How did native Iowan Ellie Moore learn about philanthropy? How is she making a difference today?
We asked Moore, a current master’s in philanthropic studies student, about her early experiences with philanthropy, what she’s learned from the program so far, and her future goals.
How did you first become involved with philanthropy growing up?
Ellie Moore (EM): My mom has been very involved in her community. When we were younger, we would visit nursing homes, serve funeral dinners, and work on other service-type activities.
At the time, I didn’t really think of it as service; I just saw it has something that we did.
When I went to middle and high school, I started running some one-off projects. I did school supply drives for kids in Afghanistan, and sewed dresses for kids in Africa. I found ways to get involved with people outside of my community who lived around the world. But I still didn’t see it as a career.
When I got to college, I was involved with volunteer experiences like Dance Marathon. I also was a member of a scholarship group where we did a number of service projects.
It wasn’t until I studied abroad in Ireland, though, and interned with Special Olympics there that I realized I could make service work a career.
With that knowledge, what did you do when you returned to the U.S.?
EM: I interned at a community foundation in Dubuque, Iowa where I went to school. I found a mentor in philanthropy and after I graduated, I followed her to a position at the Iowa Council of Foundations (ICoF), which is a regional philanthropy-serving organization.
What do you currently do?
EM: I currently serve as the director of grantmaking and strategic communications at the Community Foundation of Johnson County (IA).
How do you stay engaged with traditional nonprofits?
I worked part-time for Girls on the Run, where I served as northern program manager, coordinating the sites of our programs in my region and managing the volunteer coaches who deliver those programs.
Do you prefer working with a traditional nonprofit, or working on the funder-serving side?
It’s hard to say! One of the reasons I loved working at the community foundation was connecting nonprofits to each other and helping them share resources.
I also really like being on the ground and serving my community directly. However, I think we need to be better at sharing resources and connecting people in communities to those already doing great work. As a funder, you have a lot of connections to a large number of nonprofits on the ground in your community, so you’re able to connect organizations who might be running similar activities or programs, and help them collaborate. I hope we will see more collaboration in the future.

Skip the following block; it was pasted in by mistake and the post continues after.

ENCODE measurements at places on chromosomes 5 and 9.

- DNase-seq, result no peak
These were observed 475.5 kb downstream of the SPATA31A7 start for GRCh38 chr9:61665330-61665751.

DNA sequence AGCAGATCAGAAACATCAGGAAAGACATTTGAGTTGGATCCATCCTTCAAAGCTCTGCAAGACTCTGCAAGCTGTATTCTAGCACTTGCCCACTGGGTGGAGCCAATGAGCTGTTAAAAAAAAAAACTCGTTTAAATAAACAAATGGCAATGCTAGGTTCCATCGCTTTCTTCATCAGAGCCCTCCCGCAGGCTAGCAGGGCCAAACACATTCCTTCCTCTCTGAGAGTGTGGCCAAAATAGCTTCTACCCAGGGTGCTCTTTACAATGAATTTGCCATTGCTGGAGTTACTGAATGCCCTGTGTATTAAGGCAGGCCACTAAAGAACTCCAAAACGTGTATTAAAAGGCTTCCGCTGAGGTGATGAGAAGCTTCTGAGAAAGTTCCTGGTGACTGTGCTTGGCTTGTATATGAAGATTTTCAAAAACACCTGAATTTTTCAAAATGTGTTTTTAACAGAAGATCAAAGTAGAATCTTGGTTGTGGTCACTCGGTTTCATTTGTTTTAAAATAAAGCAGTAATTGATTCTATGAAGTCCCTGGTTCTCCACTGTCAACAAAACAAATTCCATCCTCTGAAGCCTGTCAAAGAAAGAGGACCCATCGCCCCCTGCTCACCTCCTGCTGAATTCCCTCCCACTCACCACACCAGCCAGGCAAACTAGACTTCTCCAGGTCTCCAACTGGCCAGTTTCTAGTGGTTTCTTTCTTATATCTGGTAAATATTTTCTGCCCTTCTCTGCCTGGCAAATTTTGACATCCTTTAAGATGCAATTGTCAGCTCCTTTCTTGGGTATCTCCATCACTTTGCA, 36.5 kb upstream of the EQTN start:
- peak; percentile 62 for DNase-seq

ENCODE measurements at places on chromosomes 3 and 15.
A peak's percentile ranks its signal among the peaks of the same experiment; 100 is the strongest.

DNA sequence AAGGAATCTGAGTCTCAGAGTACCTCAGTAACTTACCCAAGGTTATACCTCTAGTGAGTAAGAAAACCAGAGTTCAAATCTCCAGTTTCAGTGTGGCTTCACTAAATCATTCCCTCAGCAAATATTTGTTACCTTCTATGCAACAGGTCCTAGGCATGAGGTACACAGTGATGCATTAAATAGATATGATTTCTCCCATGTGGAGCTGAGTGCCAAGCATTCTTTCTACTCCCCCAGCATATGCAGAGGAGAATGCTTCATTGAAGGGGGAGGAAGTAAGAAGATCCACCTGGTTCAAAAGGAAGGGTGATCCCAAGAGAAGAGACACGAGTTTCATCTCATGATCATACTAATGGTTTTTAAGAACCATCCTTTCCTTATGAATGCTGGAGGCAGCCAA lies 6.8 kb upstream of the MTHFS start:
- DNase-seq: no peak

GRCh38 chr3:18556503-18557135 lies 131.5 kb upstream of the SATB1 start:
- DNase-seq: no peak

I enjoy being involved in a little way with a lot of different organizations, different types of nonprofits, and the incredible community leaders directing these organizations.
How do you balance all of your work with school?
I work flexible hours, which has been helpful when fitting in school. The organizations I’ve worked for believe the master’s degree program at the Lilly Family School of Philanthropy is important not only for my own personal growth and development, but also to inform and support the organizations. Their flexibility and the experiences I’ve gained while in the program have supplemented my academic work, rather than hindering it.
What have you learned from your coursework?
I really enjoyed my gender and philanthropy course, because a great deal of my work has revolved around empowering girls and women. We learned about invisible history. We discovered women who have started charitable movements or raised millions of philanthropic dollars, even though we’d never heard about them prior. I’ve really enjoyed learning about people who have given back and learning from their experiences.
I’ve also worked with funders, and so I also really liked the grantmaking class. What’s the textbook way to read proposals, make grants, etc., and how does that play out compared to the reality for the grantmakers I work with? Are practices of openness and transparency in grantmaking being implemented, and if so, how?
Overall though, I’d say that I enjoy different pieces of each class that I’ve been in.
What advice do you have for potential students interested in philanthropy?
Be open to opportunities and try new experiences. One important part of my journey has been working in and volunteering with a wide variety of nonprofits; small and large, domestic and international, and funder and grantee. It’s helped me to be able to do my jobs better and understand multiple points-of-view.